Jason McIntosh, Armory: “with the current developer workload the best practice is to automate wherever possible”
Behind every successful app, website, or software, there is an incredible amount of time and effort put into it by hard-working developers and engineers.
Code is everywhere. From apps like Facebook or Instagram to websites and security measures like VPNs, software is an integral part of our lives. With the demand for software so high, developers need to find new ways to be more efficient and create better solutions for our everyday needs.
To find out more about how the developing process can be improved, we sat down with Jason McIntosh, Principal Engineer at Armory.io – a platform that focuses specifically on deployment to provide an effective and complete solution.
How did the idea of Armory originate? What has your journey been like so far?
The idea for Armory originated from the search for a solution to a complex engineering problem: deployment. The founders experienced the pain of scary deployments with low engineering velocity. They began using Spinnaker and building proprietary capabilities on top of the open-source code, filling in gaps for business-specific capabilities like security and policy management.
The engineers realized other developers probably experienced the same deployment pain, so they worked to bring the power of Spinnaker to enterprises. Our business model began by targeting elite development teams who needed all the bells and whistles. Then we realized pre-elite teams also struggled with the deployment but needed a less-complex solution. To meet this demand, we built continuous deployment as a service (CDaaS) to simplify and automate much of the work. Teams don’t need to understand the deployment strategies or be able to build a pipeline to successfully and reliably deploy code.
Can you tell us a little bit about your continuous deployment solutions? What are their key features?
Armory focuses specifically on deployment to provide an effective and complete solution. Our CDaaS platform offers the following:
- Multi-cluster deployment orchestration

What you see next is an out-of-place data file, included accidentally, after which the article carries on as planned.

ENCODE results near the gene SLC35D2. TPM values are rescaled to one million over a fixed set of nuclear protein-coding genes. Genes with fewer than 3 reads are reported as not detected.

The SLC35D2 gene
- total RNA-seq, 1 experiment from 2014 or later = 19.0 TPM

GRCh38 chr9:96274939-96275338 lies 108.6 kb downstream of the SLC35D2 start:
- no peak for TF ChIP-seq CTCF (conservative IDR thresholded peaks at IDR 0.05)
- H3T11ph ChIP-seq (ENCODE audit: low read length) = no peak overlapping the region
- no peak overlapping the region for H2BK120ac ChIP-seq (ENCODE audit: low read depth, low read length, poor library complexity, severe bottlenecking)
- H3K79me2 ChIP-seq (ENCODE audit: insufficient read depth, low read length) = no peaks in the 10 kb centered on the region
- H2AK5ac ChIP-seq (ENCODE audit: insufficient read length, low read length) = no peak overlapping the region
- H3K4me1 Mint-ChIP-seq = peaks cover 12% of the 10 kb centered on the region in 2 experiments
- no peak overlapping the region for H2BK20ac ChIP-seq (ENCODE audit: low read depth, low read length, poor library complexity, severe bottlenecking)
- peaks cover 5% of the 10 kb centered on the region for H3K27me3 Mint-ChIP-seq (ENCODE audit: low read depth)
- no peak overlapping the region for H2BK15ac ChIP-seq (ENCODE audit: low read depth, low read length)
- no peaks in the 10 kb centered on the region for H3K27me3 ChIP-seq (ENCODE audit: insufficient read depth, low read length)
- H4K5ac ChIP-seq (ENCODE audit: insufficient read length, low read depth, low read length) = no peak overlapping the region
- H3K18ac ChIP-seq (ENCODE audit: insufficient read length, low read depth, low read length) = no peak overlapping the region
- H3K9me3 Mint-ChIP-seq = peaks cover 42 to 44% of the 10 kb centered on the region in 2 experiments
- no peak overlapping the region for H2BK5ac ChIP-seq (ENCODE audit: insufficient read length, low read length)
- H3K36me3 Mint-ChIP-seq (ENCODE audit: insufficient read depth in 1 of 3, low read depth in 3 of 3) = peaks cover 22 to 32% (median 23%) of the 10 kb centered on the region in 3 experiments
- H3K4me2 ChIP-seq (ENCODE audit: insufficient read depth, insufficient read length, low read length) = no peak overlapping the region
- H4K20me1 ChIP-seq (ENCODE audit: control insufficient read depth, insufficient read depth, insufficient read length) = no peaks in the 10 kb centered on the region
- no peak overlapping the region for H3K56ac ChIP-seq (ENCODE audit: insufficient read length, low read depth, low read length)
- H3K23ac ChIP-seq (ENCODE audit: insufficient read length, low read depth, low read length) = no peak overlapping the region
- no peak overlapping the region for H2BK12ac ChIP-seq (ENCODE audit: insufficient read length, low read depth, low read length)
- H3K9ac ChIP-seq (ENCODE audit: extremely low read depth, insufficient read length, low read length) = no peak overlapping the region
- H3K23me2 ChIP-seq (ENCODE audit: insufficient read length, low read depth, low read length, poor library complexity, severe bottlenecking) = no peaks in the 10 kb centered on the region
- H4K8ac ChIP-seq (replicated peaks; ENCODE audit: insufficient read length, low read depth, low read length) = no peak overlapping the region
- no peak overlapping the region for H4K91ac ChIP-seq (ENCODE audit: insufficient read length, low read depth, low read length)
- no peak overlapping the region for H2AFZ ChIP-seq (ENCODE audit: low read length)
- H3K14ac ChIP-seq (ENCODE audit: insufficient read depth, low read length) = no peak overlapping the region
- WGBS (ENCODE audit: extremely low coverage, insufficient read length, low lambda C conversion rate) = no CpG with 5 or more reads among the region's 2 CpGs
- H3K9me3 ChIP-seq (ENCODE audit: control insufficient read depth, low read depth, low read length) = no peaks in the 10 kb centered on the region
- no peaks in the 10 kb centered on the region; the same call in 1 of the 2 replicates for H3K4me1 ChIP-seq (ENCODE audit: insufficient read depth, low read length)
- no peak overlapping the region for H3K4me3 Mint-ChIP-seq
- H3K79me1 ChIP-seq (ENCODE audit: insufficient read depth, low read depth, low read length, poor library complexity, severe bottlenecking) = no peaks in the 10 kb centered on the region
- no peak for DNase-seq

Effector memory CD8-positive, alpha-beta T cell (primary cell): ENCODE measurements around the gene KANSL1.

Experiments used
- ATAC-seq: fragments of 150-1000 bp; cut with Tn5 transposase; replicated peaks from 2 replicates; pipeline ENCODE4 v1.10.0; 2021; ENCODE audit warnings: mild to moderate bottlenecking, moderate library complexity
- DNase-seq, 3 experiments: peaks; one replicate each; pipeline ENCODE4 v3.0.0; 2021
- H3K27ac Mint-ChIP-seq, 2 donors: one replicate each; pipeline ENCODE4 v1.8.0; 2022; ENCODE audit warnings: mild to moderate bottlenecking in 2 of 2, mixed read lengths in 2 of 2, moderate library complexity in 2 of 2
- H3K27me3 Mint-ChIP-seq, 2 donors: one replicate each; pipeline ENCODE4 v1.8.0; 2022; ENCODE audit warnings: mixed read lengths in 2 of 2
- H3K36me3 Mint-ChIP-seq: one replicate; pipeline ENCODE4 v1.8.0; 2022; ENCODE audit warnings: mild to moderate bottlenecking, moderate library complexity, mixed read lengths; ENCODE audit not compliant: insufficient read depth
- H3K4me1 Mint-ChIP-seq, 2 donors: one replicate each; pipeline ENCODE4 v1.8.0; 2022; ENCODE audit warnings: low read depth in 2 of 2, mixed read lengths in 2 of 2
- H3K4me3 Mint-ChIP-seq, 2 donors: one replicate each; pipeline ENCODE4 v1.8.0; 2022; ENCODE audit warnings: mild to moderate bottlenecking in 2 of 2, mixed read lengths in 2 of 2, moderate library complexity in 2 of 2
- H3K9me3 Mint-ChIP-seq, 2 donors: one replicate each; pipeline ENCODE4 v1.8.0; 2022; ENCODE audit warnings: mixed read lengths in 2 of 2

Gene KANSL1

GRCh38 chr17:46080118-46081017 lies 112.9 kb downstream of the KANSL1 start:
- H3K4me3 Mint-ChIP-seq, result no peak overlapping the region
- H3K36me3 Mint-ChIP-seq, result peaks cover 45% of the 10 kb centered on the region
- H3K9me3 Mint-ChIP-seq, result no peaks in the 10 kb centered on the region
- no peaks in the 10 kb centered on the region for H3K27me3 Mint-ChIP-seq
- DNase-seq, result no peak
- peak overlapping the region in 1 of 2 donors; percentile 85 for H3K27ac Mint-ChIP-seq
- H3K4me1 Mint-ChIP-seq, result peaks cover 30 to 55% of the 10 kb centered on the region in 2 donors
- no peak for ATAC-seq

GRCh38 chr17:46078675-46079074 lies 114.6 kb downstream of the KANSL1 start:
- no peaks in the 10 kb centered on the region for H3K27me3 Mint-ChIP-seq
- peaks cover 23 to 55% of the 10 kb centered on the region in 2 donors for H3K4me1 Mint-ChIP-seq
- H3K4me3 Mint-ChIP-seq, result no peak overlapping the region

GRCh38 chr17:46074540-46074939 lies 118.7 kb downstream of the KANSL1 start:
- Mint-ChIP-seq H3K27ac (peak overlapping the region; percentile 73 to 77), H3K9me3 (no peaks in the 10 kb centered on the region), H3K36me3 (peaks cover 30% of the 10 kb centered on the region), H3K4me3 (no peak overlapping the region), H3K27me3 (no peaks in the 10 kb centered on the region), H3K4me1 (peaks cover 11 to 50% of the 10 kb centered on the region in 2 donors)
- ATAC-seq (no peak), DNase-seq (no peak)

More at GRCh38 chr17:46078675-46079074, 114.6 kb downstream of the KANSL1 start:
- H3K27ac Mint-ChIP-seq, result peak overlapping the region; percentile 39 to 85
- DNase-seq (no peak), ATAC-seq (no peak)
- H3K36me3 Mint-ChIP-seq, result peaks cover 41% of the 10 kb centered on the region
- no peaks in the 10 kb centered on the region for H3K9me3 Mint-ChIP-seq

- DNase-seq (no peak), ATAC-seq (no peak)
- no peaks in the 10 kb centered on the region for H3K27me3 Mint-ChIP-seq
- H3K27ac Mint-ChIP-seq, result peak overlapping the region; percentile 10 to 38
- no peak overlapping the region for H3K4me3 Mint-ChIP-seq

- Declarative deployment with a GitOps experience
- Centrally defined environments
- Blue/Green and Canary deployments
- Automated rollbacks
- Traffic management
- Open ecosystem integration
We also have Continuous Deployment Self-Hosted for larger enterprises, a more heavy-weight solution designed for elite teams.
What would you consider the main challenges development teams run into nowadays?
A primary challenge is a continuous growth in complexity introducing friction into the innovation process. As organizations accelerate their transition to cloud-native architectures, developers have more ways to approach the same engineering tasks, and the growing number of environments and customers complicates deployment. As a result of tool sprawl and increased expectations, developers become inundated with options, taxing their creativity and monopolizing time with tedious imperative tasks that could easily be automated.
How did the recent global events affect your field of work?
The pandemic accelerated businesses’ move to the cloud, increasing developers’ workload. With users increasingly relying on software, development teams face even more pressure to ensure reliability and deliver new features more quickly than ever. The need and desire for automation grew significantly, inspiring Armory to create new functionalities to help assuage the challenges.
What are the best practices companies should follow when developing, and, when launching applications?
With the current developer workload and the availability of tools, a best practice is to automate wherever possible. Continuous integration/continuous delivery (CI/CD) greatly improves DORA metrics. CI enables collaboration by automatically integrating code changes into a single deployable unit. The process emphasizes frequent code check-ins while creating and testing the new build. CD transforms changes into a state ready for production deployment and pushes changes through the pipeline, adding safety and speed to the development cycle and automating tedious but essential steps.
Where does continuous deployment fit? Continuous deployment requires the use of CD. In addition to making a new code version available, continuous deployment ensures it is in use in your production environment. Continuous deployment removes the need for pre-scheduled releases, increases user feedback, and allows developers to address user feedback faster. It standardizes deployment practices, automates pipeline creation, replaces manual checks, allows for progressive deployment and collects and manages observability data.